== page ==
Craig Davis, RN
Nurse, inpatient unit at Children’s Specialized Hospital, New Brunswick
Davis is a pediatric nurse in a rehab facility and says that he can’t picture himself doing anything else, even with the added stress and restrictions brought on by coronavirus.
“I’ve worked here a little over three years and it’s one of the most rewarding and fulfilling jobs,” he says. Davis has been a nurse for four years and is motivated each day when he sees young patients get better—and knows he’s a part of that.
“Some days are tougher than others,” he says. “When coronavirus happened, we saw more of the after-effects of kids who have been in the hospital and needed that extra strengthening and conditioning. Some of the stories of resilience that kids have—you talk to them and listen to things they have overcome. They might not understand the magnitude of what they’re going through and they talk with childlike innocence. It pushes you further.”
Davis says he treats all of his patients like they’re “my little brothers and sisters.” He says there’s a lot more to nursing than just the medical needs of patients.
“The kids look up to me and they ask [if I’m] going to be their nurse. I try to make their stay as normal as possible by playing a game, listening to a song with them, whatever they need.”
“One thing that made it more difficult during coronavirus was the visiting restrictions,” he says. “Family members and siblings couldn’t really visit.” Instead, in-person visits were replaced by video chats. He tried to do everything he could for kids recovering from brain and spinal injuries and relearning to move their limbs or walk again.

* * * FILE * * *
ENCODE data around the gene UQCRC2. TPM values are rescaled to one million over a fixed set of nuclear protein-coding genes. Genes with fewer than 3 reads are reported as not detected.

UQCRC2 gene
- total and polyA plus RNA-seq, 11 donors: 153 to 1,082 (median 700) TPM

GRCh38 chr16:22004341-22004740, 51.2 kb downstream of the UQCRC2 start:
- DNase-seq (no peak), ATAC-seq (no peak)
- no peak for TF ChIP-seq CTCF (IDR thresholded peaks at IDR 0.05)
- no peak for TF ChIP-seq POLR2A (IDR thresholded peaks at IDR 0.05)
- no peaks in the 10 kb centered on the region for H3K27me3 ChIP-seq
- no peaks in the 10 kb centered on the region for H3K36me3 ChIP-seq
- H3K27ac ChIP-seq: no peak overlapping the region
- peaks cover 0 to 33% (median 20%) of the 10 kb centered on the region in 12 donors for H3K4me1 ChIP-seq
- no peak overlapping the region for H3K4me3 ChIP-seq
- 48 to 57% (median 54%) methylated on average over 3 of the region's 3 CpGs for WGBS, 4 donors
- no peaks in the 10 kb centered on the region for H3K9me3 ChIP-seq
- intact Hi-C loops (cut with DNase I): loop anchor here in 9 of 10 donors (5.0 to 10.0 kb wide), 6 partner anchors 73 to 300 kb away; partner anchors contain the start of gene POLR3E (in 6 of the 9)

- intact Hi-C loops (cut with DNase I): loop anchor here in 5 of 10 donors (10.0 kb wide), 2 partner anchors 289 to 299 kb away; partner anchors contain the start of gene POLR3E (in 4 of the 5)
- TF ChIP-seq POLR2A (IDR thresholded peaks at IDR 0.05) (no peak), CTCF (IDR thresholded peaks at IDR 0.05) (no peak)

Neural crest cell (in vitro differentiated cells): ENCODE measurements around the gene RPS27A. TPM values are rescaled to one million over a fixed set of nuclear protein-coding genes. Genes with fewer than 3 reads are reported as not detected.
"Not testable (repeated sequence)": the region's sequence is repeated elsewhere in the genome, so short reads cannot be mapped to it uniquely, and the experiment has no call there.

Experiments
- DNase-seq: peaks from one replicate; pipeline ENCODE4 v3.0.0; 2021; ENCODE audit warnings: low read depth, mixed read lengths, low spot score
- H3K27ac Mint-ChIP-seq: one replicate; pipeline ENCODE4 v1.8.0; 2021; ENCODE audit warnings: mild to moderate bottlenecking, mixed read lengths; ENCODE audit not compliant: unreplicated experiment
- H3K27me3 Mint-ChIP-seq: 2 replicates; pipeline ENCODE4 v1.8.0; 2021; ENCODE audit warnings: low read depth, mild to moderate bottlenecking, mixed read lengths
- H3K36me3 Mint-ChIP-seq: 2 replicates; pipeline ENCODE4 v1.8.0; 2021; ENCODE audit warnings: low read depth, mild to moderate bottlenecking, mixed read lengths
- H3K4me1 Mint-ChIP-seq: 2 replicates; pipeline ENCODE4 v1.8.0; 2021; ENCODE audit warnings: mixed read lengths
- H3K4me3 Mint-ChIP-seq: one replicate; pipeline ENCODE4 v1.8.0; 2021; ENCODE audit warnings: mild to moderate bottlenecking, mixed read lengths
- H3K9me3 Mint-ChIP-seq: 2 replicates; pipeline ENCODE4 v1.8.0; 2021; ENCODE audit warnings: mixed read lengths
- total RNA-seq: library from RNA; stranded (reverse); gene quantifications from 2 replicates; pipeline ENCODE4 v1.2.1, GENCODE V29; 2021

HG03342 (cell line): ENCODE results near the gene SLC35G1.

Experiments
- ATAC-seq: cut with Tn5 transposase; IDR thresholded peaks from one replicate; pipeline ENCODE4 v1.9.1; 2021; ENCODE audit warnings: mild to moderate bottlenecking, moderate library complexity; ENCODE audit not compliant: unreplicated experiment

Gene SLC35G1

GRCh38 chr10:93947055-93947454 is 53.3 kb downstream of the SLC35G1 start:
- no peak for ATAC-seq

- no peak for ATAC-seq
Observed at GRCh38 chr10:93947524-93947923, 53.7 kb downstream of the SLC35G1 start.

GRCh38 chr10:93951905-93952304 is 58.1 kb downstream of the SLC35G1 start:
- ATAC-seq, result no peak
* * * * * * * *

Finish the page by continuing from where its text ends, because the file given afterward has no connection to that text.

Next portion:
He remembers a young girl who came from another country where she experienced hardship, and was inspired by her strength. “Just hearing her story and what she went through and to come here in the middle of all this,” he says.
Davis takes a lot of “mental health breaks” and vitamins, eats healthy, stays active and tries to get enough sleep. His friends and family, and in particular, his girlfriend, lent their support which made all the difference.
“She’s the one that sees me every day and is always giving that constant encouragement,” he says. “She knows that it’s healthcare and sometimes things happen, and you have to do the best to protect yourself. But she is worried. We’ve never seen something like this.”
Davis says that when he sees a child walk or move again when experts said they wouldn’t, it makes his job worth it. He says the kids are “truly inspiring. Words can’t describe it.”